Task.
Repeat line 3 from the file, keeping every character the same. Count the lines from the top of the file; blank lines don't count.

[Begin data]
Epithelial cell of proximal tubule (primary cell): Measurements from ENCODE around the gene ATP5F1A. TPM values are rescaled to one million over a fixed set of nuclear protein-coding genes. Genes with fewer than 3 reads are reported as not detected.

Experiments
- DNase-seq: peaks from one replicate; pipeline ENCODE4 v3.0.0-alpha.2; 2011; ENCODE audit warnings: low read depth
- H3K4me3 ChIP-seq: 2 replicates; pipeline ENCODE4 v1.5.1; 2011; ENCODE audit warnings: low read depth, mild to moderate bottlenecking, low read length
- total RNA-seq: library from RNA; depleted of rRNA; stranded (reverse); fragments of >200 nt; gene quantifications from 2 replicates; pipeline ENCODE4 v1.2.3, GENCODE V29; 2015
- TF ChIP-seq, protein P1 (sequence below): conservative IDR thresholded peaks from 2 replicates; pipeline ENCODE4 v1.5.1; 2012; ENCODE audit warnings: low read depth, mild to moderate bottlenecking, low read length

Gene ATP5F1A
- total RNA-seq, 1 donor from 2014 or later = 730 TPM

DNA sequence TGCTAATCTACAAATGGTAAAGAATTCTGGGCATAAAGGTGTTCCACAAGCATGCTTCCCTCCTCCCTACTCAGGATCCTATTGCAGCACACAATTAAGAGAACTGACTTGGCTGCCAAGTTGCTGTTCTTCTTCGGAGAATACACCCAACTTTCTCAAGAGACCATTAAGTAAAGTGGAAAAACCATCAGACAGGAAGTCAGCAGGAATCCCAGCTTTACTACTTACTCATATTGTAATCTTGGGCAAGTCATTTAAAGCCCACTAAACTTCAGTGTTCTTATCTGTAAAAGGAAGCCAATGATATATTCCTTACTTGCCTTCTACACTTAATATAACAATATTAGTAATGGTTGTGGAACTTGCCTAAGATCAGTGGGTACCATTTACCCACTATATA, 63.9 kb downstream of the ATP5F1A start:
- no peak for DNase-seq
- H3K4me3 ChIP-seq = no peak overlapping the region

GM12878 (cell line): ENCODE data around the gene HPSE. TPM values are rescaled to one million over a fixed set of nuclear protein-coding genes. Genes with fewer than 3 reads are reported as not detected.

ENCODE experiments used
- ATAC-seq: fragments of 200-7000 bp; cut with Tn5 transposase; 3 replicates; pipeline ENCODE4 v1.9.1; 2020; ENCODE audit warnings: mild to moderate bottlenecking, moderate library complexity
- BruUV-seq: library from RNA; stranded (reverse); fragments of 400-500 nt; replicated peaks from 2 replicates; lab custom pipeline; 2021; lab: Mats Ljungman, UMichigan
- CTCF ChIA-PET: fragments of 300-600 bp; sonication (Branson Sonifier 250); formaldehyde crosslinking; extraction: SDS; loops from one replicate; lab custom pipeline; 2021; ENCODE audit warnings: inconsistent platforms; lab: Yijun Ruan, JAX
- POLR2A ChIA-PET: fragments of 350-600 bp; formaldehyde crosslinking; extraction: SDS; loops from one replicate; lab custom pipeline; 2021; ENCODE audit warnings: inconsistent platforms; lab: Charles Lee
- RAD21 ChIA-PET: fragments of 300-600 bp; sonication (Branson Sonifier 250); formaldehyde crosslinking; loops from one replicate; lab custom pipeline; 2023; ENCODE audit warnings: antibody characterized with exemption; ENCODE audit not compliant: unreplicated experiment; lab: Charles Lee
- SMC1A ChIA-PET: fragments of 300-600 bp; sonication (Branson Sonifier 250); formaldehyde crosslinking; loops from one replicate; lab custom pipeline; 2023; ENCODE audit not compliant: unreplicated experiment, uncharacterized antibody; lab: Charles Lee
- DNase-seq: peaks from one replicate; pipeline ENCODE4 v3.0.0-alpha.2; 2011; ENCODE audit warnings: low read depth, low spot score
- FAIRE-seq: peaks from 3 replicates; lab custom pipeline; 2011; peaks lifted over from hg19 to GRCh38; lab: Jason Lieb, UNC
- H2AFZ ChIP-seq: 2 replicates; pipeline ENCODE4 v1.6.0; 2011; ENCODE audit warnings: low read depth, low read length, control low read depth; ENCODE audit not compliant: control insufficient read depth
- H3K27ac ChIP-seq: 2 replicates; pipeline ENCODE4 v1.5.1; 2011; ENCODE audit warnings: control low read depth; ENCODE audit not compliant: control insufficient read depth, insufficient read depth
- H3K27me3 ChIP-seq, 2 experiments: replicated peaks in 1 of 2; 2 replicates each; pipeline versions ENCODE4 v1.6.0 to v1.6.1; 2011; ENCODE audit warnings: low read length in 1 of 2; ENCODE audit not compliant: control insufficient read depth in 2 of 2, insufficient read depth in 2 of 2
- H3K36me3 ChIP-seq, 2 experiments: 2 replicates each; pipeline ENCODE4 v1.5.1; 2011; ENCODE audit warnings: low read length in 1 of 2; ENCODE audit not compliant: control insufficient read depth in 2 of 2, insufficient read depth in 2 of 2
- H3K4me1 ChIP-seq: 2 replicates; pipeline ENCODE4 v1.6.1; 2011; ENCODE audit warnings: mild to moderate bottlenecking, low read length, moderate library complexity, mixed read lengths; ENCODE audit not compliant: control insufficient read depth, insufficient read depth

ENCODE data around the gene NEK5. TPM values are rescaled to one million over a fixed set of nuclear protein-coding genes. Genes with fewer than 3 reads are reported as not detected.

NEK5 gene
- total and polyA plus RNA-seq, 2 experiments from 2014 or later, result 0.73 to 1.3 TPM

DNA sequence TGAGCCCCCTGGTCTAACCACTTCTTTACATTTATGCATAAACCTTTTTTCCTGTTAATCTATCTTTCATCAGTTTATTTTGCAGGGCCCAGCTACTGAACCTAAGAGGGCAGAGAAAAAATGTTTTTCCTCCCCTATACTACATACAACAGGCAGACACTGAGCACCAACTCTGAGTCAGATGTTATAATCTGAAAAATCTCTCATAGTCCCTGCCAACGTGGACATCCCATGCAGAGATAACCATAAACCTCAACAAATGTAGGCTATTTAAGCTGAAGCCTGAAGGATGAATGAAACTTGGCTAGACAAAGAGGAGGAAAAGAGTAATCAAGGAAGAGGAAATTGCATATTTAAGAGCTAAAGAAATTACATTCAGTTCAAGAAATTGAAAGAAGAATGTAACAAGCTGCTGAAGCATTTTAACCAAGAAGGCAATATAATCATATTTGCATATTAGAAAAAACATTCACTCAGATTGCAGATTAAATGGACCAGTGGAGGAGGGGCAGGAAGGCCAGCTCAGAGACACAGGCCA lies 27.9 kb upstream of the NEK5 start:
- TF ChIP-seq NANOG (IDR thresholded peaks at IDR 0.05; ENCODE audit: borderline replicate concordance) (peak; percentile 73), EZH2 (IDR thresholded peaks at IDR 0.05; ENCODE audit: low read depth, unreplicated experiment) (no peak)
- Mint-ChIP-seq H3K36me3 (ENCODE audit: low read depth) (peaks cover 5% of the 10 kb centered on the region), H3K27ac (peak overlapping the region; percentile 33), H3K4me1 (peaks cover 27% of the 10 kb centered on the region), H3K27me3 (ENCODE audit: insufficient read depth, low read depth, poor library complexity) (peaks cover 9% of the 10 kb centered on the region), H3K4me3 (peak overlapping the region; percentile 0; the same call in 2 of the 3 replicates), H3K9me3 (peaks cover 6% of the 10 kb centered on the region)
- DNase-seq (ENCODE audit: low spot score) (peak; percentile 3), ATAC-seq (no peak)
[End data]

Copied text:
- DNase-seq: peaks from one replicate; pipeline ENCODE4 v3.0.0-alpha.2; 2011; ENCODE audit warnings: low read depth